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Safal Khanal, OD, PhD, FAAO, assistant professor at the UAB School of Optometry, received the 2022 Career Development Award from the American Academy of Optometry (AAO). Khanal is the School’s first faculty member and one of only six faculty members nationwide to receive this honor since its inception in 2015.

This award is designed for educators and scientists involved in research and provides funding for innovative, original, independent, and principal investigator-driven projects. Through this award, Khanal will receive $200,000 in grant funds over two years to pursue a clinical research project that investigates why myopia, commonly known as nearsightedness, develops and progresses in humans.

“The long-term goal of my translational research program is to inform ocular and environmental factors leading to myopia development and use this knowledge to devise safe and effective interventions aimed at preventing the onset of myopia and slowing its progression,” Khanal said.

Research in the field of myopia piqued Khanal’s interest because the condition is already a global epidemic. It is the most common and fastest-growing ocular disorder and a serious threat to eye health with devastating consequences that can often lead to permanent blindness.

“Studying myopia mechanism and treatment greatly excites me because life rarely presents one with an opportunity to address an almost ubiquitous health issue of global priority and make meaningful scientific contributions that can positively impact the lives of so many people,” he said.

Statistics show that more than 2 billion people worldwide suffer from myopia and are at risk of losing sight due to myopia-related ocular complications. If this trend continues, myopia is on track to afflict half of the global population by 2050, resulting in an enormous public health burden of blindness and visual impairment.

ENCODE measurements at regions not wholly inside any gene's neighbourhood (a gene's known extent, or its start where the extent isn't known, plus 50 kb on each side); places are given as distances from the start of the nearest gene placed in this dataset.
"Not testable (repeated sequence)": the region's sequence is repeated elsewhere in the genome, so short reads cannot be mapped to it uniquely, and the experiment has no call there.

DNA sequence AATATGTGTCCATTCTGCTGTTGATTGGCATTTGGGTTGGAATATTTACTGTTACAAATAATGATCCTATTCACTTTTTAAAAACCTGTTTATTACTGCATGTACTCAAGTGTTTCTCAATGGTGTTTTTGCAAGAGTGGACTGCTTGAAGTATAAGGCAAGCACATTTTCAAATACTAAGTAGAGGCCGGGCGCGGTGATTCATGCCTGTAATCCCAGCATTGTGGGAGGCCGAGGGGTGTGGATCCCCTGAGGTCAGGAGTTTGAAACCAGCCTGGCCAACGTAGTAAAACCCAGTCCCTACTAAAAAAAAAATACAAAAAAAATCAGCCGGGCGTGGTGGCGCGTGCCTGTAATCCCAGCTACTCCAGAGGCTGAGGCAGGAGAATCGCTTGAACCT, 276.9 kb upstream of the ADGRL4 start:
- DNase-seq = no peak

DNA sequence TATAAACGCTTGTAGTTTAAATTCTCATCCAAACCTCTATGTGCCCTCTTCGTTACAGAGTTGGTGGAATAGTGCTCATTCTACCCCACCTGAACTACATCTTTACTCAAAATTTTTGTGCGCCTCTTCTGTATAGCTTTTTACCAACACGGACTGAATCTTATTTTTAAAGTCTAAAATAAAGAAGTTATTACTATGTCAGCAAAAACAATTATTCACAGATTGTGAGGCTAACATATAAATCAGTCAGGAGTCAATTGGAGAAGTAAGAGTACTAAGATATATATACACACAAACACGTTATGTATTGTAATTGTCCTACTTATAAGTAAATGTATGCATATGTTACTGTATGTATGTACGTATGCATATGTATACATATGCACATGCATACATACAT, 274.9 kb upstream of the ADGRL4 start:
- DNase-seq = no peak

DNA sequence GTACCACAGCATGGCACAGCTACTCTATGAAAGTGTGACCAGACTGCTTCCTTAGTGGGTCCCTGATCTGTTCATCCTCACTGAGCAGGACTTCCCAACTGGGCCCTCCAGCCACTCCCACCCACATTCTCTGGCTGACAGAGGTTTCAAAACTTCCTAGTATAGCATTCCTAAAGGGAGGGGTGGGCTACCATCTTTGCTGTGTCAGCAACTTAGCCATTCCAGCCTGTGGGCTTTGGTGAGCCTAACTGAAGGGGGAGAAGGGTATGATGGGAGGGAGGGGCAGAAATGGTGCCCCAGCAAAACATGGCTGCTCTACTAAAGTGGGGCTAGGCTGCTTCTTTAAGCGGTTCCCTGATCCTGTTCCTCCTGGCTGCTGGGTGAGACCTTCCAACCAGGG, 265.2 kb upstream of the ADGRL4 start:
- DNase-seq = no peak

Myopia can negatively impact vision because it is closely related to the size of someone’s eyes. Individuals with this condition have an abnormally and excessively elongated eyeball which causes not only blurry vision at distance but also stretching of the tissues at the back of the eye, predisposing these individuals to a lifelong risk of irreversible vision loss from ocular pathologies like macular degeneration and retinal detachment.

Traditional myopia management strategies, such as glasses, contact lenses, and refractive surgery can correct blurry distance vision and help people see clearly to a large extent, but cannot prevent or slow excessive eye growth associated with myopia. As a result, myopia continues to progress to pathologic levels, resulting in enormous risks to eye health from myopia-related complications. Research in the last few years has led to the development of a few optical and pharmacological treatment strategies that can slow eye growth to reduce myopia risks in later life; however, the effectiveness of these treatments remains inadequate and unsatisfactory.

 “Without a mass implementation of preventative and curative strategies, myopia will soon become the leading cause of blindness and visual impairment worldwide,” Khanal said. “I hope that our research works will contribute to the development of effective myopia control strategies that can be readily adopted as public health measures and rapidly translated to clinical care so as to avert the impending tsunami of myopia and myopia-related complications across the globe.”